I find most beautiful not a particular equation or explanation, but the astounding fact that we have beauty and precision in science at all. That exactness comes from using mathematics to measure, check and even predict events. The deepest question is, why does this splendor work?
Beauty is everywhere in science. Physics abounds in symmetries and lovely curves, like the parabola we see in the path of a thrown ball. Equations like eiΠ+ 1 =0 show that there is exquisite order in mathematics, too.
Why does such beauty exist? That, too, has a beautiful explanation. This may be the most beautiful fact in science.
In 1960, Eugene Wigner published a classic article on the philosophy of physics and mathematics, “The Unreasonable Effectiveness of Mathematics in the Natural Sciences.” Wigner asked, why does mathematics work so well in describing our world? He was unsure.
We use Hilbert spaces in quantum mechanics, differential geometry in general relativity, and in biology difference equations and complex statistics. The role mathematics plays in these theories is also varied. Math both helps with empirical predictions and gives us elegant, economical statements of theories. I can’t imagine how we could ever invent quantum mechanics or general relativity without it.
But why is this true? For beautiful reasons? I think so.
Darwin stated his theory of natural selection without mathematics at all, but it can explain why math works for us. It has always seemed to me that evolutionary mechanisms should select for living forms that respond to nature’s underlying simplicities. Of course, it is difficult to know in general just what simple patterns the universe has. In a sense they may be like Plato’s perfect forms, the geometric constructions such as the circle and polygons. Supposedly we see their abstract perfection with our mind’s eye, but the actual world only approximately realizes them. Thinking further in like fashion, we can sense simple, elegant ways to viewing dynamical systems. Here’s why that matters.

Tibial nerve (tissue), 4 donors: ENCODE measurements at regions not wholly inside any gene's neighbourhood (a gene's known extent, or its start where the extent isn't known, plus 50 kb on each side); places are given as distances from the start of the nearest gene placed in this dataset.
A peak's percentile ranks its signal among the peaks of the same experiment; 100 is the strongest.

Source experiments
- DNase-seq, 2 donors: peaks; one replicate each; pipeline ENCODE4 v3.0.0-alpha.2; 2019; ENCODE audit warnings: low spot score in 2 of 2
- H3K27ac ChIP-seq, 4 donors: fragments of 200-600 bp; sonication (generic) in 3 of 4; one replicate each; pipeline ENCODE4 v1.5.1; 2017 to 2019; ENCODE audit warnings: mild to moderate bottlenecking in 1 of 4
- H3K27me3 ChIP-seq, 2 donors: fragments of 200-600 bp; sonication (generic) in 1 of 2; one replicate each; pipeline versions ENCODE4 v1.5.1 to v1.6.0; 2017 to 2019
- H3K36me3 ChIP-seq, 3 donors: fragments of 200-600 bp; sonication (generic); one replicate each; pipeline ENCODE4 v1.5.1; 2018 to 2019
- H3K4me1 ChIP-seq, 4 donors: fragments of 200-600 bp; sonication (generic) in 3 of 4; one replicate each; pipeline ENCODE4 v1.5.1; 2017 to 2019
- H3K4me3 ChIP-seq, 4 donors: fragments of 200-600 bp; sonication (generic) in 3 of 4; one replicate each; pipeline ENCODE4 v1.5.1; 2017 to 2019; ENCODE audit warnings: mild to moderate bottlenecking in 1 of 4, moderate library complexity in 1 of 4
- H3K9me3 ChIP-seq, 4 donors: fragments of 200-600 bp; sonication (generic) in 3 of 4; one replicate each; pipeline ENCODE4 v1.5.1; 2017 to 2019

Imagine a primate ancestor who saw the flight of a stone, thrown after fleeing prey, as a complicated matter, hard to predict. It could try a hunting strategy using stones or even spears, but with limited success, because complicated curves are hard to understand. A cousin who saw in the stone’s flight a simple and graceful parabola would have a better chance of predicting where it would fall. The cousin would eat more often and presumably reproduce more as well. Neural wiring could reinforce this behavior by instilling a sense of genuine pleasure at the sight of an artful parabola.
There’s a further selection at work, too. To hit running prey, it’s no good to ponder the problem for long. Speed drove selection: that primate had to see the beauty fast. This drove cognitive capacities all the harder. Plus, the pleasure of a full belly.
We descend from that appreciative cousin. Baseball outfielders learn to sense a ball’s deviations from its parabolic descent, due to air friction and wind, because they are building on mental processing machinery finely tuned to the parabola problem. Other appreciations of natural geometric ordering could emerge from hunting maneuvers on flat plains, from the clever design of simple tools, and the like. We all share an appreciation for the beauty of simplicity, a sense emerging from our origins. Simplicity is evolution’s way of saying, this works.
Evolution has primed humans to think mathematicallybecause they struggled to make sense of their world for selective advantage. Those who didn’t aren’t in our genome.